With Europe exhausted from World War I (1914–1918), the United States became the world leader in industrial progress. New energy sources of oil and electricity fueled newly mechanized industrial production systems. As a result, an increasingly mechanized United States greatly influenced developments in Europe and the rest of the world. World modernization arrived Americanized.
The decades of the 1920s and 1930s were separated from the past and the future by two catastrophic world wars. Frequently the two decades are contrasted. The 1920s are known as a period of economic boom - the 'Roaring Twenties'. The 1930s are mostly associated with the economic hardships of the Great Depression and FDR's New Deal economy. They were far more similar to each other, however, than to any other time period before or after. Major trends begun in the 1920s were carried through the 1930s, only colored by economic difficulties.
For many Americans their daily lives were not drastically different between the two decades. Just as not all people experienced the great prosperity of the 1920s, not all people suffered severely through the 1930s. In terms of overall traits, the two decades shared more in common than is often acknowledged. Together they represented a period of dramatic change in U.S. society involving economics, politics, technology, the arts, and general lifestyle.
The Roaring Twenties
- Watch CCWH and answer qs on left
- Read the article above and outline what the Roaring Twenties were and how did they affect American society....
Who benefitted from the Roaring 20s?
Although the USA did not enter World War One until April 1917, the conflict cast a shadow over American society that would take a while to pass. There was a brief economic recession at the start of the 1920s, but, as the decade moved on, the economy boomed and America began the age of consumerism - many Americans bought cars, radios, fridges etc. Major cities such as New York and Chicago grew rapidly and the building of skyscrapers like the Empire State Building, which was completed in 1931, seemed to show the self-confidence of American society.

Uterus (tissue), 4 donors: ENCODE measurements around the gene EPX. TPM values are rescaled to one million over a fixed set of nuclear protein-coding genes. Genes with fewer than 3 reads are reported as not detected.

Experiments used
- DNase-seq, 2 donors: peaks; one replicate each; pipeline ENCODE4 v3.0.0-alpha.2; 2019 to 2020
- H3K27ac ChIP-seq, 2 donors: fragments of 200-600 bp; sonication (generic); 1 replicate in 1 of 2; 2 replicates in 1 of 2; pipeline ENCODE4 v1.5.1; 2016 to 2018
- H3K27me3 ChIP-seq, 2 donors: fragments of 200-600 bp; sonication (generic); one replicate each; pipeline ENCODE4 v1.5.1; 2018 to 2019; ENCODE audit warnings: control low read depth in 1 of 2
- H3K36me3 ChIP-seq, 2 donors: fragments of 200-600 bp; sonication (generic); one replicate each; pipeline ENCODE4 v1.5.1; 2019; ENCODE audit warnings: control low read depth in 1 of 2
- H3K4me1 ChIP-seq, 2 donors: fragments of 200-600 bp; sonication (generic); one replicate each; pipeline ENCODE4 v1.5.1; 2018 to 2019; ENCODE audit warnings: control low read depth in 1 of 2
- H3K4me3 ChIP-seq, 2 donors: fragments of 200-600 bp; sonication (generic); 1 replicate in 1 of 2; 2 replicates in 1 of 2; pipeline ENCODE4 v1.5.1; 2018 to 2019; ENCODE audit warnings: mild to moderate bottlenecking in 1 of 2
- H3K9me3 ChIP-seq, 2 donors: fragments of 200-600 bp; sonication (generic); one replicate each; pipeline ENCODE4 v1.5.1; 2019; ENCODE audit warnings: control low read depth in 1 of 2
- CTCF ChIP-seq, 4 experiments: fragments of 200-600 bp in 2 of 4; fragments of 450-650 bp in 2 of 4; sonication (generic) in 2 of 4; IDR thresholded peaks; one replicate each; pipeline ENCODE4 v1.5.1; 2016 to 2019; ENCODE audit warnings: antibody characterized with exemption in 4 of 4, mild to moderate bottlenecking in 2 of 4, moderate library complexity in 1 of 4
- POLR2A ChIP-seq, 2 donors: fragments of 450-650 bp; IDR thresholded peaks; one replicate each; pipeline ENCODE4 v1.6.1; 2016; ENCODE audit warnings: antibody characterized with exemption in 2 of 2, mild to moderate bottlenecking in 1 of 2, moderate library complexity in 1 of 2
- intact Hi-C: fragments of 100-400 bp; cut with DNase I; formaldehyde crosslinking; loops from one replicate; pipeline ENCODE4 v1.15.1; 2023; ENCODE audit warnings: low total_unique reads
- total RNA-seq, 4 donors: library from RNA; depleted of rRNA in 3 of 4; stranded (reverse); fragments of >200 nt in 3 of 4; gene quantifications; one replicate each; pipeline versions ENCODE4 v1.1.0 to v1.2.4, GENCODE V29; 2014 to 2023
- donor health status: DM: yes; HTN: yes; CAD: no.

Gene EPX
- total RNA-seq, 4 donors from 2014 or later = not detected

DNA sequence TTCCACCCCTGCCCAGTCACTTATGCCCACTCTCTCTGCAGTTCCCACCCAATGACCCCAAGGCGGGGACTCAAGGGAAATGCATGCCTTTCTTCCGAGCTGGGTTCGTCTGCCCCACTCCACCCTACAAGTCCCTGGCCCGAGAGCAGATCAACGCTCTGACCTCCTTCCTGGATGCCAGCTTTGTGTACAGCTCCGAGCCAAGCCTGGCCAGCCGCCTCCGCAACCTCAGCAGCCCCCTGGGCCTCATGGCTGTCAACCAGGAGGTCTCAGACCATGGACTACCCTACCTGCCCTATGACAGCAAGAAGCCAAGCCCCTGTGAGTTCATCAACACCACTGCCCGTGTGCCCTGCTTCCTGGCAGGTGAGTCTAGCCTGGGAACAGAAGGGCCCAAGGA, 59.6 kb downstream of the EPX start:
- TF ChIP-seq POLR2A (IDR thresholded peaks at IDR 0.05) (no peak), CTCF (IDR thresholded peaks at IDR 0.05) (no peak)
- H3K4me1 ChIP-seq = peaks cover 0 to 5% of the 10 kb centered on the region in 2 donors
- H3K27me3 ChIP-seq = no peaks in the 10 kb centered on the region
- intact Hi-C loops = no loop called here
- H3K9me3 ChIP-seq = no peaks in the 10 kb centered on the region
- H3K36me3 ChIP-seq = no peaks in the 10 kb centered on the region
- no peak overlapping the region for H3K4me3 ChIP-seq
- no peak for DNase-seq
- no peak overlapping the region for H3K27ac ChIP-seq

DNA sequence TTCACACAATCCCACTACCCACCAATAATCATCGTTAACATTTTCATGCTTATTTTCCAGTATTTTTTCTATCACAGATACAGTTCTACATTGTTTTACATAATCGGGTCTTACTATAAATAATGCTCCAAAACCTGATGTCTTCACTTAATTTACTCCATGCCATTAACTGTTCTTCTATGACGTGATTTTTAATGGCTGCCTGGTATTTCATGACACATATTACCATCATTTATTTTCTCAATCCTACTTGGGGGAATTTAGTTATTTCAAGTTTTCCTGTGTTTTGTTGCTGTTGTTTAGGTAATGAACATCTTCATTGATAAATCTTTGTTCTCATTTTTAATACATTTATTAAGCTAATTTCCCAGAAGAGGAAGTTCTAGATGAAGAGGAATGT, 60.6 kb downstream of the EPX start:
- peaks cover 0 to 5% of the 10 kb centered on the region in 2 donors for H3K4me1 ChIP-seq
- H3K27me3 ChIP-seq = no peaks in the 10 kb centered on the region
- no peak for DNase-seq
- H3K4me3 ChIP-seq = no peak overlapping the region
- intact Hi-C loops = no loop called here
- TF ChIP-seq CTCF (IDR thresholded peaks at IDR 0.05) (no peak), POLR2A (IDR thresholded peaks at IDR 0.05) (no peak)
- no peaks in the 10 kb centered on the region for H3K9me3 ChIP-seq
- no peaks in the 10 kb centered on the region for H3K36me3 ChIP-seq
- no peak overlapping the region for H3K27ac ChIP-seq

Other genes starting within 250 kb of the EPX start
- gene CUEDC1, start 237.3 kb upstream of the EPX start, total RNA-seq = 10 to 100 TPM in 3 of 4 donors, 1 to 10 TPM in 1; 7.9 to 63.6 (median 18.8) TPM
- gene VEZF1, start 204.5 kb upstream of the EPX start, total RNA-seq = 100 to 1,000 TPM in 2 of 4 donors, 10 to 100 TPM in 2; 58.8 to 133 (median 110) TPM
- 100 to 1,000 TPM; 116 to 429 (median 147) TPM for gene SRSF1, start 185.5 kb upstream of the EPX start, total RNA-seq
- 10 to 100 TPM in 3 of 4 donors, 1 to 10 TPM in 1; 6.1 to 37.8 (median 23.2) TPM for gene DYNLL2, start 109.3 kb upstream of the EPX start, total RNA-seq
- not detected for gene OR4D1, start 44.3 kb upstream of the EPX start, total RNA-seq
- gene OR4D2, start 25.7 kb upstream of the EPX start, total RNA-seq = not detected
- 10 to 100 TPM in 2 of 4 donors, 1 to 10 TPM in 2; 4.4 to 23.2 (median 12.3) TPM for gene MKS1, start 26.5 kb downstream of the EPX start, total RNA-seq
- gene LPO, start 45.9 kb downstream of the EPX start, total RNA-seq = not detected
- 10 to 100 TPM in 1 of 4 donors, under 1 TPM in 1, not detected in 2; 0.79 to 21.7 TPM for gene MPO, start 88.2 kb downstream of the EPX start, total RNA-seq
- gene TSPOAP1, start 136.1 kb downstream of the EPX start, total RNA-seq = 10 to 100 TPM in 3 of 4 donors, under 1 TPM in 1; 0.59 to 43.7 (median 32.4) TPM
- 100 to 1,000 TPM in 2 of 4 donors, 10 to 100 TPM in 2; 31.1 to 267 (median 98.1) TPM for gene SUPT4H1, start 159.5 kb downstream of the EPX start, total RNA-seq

The 1920s were prosperous for some. At the same time, many Americans wanted to enjoy themselves as much as they could by perhaps listening to the new jazz music, or doing the new dances such as the charleston and the black bottom. Crowds flocked to watch film stars like Charlie Chaplin and baseball stars like Babe Ruth. The emphasis on having fun and spending money has led to the 1920s being called the Roaring Twenties.
However, for many Americans, the 1920s was a decade of poverty. Generally, groups such as African-Americans, women and farmers did not enjoy the prosperity of the Roaring Twenties. More than 40 per cent of Americans lived just below the poverty line. Life was particularly hard for African-Americans in the Deep South states where the majority of black people endured a combination of poverty and racism. Although some women were able to enjoy more independence and wear the latest fashions, the reality was that most women were poorly paid and were employed in roles such as cleaners or waitresses.
The stock market crash of 1929 was one of the worst in U.S. history.
The three key trading dates of the crash were Black Thursday, Black Monday, and Black Tuesday. The latter two days were among the four worst days the Dow has ever seen, by percentage decline.
Overconfidence during the Roaring Twenties created an unsustainable stock market bubble.
Overnight, many people lost their businesses and life savings, setting the stage for the Great Depression.
The Great Depression was the worst economic downturn in US history. It had already begun by 1930 but then deepened and continued through the 1930s.
By 1933, unemployment was at 25% and more than 5,000 banks had gone bust.
Although President Hoover attempted to spark growth in the economy through measures like the Reconstruction Finance Corporation, these measures did little.
Franklin Roosevelt was elected president in November 1932 & his New Deal offered a new approach to the Great Depression.
Using the two Word documents above, outline the main causes of:
- The Wall Street Crash of October 1929
- the Great Depression
( NOTE - these are two different events!!)
The New Deal was a set of domestic policies enacted under President Franklin D. Roosevelt that dramatically expanded the federal government’s role in the economy in response to the Great Depression.
It utilised emergent supply side economic theory that later became known as Keynesian economics after the economist John Maynard Keynes whose key work “The General Theory of Employment, Interest, and Money" was published in 1936 and who came to represent this new branch of economic theory.
This explained how government action and involvement in the economy through increased public sector spending was a positive, as opposed to the non-involvement doctrine of laissez-faire economics that had dominated the Roaring Twenties economy in the USA over the previous 15 years.
Historians commonly speak of a First New Deal (1933-1934), with the “alphabet soup” of relief and recovery, and the agencies this created, and a Second New Deal (1935-1938) that offered further legislative reforms and created the groundwork for today’s modern social welfare system.
It was the massive military expenditures of World War II, not the New Deal, that eventually pulled the United States out of the Great Depression.